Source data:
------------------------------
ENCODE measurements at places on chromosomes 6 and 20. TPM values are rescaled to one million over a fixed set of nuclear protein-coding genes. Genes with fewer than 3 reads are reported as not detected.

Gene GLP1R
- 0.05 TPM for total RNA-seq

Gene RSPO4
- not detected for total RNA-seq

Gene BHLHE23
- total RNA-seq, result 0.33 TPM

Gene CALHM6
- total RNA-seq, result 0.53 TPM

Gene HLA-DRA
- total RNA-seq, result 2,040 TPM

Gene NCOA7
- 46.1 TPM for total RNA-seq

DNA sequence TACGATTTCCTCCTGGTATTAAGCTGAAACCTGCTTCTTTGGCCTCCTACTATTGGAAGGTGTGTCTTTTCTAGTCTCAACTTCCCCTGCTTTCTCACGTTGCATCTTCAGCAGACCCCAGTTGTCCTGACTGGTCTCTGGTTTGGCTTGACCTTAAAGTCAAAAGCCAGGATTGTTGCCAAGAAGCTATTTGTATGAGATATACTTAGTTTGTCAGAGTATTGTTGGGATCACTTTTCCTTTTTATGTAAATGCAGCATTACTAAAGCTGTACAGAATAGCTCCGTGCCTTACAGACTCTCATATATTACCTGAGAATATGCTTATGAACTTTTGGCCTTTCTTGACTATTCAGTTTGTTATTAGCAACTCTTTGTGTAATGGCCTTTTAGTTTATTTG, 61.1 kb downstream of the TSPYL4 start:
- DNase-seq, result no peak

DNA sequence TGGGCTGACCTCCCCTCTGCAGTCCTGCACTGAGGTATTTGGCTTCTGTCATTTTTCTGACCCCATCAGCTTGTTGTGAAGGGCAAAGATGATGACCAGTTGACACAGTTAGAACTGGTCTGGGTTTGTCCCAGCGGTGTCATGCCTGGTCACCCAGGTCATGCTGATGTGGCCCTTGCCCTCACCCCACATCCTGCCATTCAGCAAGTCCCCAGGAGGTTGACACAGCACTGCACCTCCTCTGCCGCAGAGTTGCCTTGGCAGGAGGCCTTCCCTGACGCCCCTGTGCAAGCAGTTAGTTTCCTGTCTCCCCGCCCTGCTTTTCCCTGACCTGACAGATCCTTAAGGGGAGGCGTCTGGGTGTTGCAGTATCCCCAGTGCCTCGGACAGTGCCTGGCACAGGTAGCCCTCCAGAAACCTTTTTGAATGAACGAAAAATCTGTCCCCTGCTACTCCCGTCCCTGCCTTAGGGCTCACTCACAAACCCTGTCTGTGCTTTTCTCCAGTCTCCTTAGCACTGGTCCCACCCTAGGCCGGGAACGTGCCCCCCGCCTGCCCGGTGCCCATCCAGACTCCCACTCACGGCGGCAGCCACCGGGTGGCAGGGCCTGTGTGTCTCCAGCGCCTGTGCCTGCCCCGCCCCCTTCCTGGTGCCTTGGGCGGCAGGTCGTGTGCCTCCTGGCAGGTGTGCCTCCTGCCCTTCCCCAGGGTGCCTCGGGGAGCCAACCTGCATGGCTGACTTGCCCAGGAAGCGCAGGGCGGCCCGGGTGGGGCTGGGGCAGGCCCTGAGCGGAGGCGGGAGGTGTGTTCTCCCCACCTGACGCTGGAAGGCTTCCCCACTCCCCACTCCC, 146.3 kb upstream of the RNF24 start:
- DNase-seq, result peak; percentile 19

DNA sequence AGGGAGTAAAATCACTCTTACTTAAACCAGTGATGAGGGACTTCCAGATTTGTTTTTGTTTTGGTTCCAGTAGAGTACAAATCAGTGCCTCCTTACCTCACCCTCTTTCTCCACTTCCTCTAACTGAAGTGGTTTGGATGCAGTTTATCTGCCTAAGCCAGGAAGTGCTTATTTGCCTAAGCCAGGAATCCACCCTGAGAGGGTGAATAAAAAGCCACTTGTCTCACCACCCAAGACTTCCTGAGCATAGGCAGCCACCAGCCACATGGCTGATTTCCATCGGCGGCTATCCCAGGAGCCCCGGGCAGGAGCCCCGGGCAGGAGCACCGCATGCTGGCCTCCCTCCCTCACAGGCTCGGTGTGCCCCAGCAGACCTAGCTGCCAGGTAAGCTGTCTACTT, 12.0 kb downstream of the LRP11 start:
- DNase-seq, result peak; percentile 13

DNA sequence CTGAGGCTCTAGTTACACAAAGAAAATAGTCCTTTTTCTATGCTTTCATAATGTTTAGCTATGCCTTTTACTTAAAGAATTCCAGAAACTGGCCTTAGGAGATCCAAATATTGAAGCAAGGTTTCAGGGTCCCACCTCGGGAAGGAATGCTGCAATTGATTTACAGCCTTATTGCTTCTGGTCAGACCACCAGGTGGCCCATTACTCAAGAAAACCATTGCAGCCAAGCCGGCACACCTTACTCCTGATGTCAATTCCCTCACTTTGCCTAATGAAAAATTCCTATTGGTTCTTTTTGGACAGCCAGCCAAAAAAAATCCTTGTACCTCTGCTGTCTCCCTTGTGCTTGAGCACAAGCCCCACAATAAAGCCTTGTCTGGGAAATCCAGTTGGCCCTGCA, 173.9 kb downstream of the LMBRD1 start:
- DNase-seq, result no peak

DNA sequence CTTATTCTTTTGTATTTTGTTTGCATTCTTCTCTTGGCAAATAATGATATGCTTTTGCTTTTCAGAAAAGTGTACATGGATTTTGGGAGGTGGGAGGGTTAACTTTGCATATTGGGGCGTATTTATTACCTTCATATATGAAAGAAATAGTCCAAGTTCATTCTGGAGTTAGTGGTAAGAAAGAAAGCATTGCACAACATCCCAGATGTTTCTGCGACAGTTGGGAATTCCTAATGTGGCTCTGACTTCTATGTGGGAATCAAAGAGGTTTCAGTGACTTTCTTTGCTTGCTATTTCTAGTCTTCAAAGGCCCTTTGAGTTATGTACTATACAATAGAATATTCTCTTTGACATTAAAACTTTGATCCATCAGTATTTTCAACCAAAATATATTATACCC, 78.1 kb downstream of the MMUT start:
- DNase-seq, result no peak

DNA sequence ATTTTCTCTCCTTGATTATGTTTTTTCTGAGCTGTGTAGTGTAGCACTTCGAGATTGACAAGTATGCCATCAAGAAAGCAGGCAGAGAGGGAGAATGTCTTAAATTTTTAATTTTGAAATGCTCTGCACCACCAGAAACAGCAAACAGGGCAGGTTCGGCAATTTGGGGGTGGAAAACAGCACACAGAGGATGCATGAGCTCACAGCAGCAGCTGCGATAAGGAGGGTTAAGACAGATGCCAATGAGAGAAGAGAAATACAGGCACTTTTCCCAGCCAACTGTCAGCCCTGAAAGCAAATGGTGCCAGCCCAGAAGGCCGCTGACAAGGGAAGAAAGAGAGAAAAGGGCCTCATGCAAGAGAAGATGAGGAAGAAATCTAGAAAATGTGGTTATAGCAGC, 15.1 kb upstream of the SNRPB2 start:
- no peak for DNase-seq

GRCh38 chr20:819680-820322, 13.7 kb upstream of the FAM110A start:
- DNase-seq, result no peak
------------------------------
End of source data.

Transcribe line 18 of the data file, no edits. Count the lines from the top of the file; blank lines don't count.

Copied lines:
DNA sequence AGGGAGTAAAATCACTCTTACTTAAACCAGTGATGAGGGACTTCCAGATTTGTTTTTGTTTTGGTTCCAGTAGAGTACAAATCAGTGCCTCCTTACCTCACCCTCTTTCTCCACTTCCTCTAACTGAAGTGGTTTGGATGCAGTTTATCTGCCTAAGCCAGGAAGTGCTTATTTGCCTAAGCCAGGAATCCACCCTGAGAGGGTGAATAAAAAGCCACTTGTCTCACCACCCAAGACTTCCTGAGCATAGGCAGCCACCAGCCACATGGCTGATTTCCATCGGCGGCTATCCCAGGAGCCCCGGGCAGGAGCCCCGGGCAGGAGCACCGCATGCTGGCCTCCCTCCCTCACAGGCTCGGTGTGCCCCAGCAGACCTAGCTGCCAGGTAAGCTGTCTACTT, 12.0 kb downstream of the LRP11 start: